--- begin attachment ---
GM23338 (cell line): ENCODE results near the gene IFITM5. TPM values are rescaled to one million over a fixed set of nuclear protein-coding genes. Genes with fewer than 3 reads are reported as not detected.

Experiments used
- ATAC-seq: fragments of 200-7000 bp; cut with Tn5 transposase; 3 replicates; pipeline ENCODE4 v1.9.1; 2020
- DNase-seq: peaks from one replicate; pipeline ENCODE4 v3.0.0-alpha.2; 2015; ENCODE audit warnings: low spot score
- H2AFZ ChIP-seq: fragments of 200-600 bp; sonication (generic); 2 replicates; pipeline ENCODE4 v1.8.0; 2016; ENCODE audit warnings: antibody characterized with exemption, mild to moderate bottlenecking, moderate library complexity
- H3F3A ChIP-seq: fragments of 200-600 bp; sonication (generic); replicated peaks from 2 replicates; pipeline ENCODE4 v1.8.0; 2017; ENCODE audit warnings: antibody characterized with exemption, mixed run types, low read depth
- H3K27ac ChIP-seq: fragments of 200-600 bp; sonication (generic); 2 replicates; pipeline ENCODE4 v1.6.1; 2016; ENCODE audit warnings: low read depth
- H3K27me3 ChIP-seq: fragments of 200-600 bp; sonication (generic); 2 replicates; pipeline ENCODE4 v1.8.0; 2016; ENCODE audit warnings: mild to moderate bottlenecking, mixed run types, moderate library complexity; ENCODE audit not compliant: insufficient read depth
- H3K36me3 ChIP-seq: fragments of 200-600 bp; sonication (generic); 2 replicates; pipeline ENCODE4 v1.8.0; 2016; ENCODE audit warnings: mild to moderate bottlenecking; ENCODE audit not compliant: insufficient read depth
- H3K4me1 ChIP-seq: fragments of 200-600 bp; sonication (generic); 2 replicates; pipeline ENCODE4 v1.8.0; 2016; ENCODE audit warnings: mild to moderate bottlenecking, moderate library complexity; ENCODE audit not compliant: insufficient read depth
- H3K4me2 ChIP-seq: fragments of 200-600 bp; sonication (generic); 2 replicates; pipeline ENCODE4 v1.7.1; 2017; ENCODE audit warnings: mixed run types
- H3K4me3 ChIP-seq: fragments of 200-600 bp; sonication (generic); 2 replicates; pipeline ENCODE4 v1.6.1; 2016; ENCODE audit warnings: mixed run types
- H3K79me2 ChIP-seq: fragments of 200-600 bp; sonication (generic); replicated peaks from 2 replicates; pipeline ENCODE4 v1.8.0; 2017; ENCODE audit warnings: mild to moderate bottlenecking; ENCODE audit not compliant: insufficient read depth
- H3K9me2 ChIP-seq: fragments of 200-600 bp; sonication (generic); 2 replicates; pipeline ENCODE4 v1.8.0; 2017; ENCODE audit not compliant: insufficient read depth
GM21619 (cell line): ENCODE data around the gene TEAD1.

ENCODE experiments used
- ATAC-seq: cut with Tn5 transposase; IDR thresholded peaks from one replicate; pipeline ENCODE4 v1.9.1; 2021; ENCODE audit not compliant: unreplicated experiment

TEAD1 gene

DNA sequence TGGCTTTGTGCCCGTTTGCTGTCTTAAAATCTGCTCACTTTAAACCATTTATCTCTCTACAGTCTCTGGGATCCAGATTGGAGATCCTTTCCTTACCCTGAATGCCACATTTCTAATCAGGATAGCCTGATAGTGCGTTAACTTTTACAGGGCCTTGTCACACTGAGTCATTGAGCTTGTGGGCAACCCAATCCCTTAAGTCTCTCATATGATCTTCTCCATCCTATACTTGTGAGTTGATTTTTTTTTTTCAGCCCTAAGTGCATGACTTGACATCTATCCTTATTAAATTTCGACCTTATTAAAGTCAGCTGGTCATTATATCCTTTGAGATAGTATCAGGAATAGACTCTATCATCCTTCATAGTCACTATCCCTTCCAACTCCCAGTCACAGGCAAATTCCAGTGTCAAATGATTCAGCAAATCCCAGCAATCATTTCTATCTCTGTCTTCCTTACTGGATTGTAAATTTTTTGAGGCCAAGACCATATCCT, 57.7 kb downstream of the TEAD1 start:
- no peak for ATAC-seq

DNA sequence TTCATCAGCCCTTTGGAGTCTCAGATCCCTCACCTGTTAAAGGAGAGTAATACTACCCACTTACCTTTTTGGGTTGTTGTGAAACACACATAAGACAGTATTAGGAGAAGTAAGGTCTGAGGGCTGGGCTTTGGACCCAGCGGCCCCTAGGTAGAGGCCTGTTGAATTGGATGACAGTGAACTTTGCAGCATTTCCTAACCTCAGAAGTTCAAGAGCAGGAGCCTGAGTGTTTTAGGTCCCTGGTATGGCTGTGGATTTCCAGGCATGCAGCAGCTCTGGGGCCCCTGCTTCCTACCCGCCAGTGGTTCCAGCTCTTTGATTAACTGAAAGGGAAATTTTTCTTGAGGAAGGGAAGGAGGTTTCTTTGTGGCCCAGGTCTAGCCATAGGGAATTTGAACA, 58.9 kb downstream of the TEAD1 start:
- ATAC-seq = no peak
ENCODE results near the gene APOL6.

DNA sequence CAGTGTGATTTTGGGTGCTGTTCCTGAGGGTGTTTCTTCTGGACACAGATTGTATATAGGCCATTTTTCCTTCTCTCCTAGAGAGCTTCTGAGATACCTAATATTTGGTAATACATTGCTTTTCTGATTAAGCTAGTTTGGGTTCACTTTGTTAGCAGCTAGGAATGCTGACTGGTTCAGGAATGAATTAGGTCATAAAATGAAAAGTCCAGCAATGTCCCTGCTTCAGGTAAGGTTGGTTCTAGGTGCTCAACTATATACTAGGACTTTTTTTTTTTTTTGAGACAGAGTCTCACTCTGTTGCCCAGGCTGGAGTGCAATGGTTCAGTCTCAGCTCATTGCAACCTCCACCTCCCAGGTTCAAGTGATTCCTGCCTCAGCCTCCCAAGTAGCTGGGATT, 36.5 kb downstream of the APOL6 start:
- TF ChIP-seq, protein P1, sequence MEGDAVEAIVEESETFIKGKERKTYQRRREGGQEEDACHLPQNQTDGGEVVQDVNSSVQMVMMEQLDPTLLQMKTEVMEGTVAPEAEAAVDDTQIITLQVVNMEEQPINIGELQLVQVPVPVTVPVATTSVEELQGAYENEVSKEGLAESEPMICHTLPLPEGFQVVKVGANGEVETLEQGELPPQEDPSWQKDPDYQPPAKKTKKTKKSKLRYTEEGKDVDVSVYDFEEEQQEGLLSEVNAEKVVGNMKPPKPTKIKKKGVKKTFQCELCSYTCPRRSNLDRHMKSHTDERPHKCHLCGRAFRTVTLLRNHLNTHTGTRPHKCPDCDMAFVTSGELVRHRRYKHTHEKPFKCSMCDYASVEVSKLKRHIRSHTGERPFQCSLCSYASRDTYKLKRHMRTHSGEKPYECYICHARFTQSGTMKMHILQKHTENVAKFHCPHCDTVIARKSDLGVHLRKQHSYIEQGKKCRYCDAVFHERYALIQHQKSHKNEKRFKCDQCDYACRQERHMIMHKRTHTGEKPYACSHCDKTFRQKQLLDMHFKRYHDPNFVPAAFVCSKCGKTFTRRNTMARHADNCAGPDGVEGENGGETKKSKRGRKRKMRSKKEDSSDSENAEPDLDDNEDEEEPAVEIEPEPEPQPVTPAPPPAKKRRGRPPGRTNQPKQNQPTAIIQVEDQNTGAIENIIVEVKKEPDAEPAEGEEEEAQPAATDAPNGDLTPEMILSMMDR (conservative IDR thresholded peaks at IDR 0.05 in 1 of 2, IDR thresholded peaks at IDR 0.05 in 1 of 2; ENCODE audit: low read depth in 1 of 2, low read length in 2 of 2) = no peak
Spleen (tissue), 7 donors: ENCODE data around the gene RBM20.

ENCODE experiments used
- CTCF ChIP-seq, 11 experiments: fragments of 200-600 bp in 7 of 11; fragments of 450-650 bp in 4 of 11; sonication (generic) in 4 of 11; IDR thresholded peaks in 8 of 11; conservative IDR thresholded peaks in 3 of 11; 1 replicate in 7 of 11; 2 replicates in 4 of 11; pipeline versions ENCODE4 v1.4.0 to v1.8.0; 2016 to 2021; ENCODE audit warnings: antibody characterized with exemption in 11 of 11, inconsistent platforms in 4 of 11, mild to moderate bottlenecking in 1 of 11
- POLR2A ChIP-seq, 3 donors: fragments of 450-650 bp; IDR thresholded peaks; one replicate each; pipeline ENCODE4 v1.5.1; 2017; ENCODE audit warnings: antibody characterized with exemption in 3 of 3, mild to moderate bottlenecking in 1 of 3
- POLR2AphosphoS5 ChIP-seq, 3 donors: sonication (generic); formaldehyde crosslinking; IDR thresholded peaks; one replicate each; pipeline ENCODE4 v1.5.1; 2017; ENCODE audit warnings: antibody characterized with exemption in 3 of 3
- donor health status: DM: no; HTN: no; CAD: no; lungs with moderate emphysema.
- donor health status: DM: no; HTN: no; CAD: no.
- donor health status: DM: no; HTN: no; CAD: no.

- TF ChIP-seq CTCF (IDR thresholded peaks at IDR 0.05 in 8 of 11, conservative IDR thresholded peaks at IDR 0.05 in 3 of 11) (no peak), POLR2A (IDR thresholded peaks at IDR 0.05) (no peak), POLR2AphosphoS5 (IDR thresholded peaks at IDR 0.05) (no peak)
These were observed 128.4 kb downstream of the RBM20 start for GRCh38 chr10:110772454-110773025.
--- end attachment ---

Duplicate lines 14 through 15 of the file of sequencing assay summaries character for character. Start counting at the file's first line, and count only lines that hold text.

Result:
- H3K9me2 ChIP-seq: fragments of 200-600 bp; sonication (generic); 2 replicates; pipeline ENCODE4 v1.8.0; 2017; ENCODE audit not compliant: insufficient read depth
GM21619 (cell line): ENCODE data around the gene TEAD1.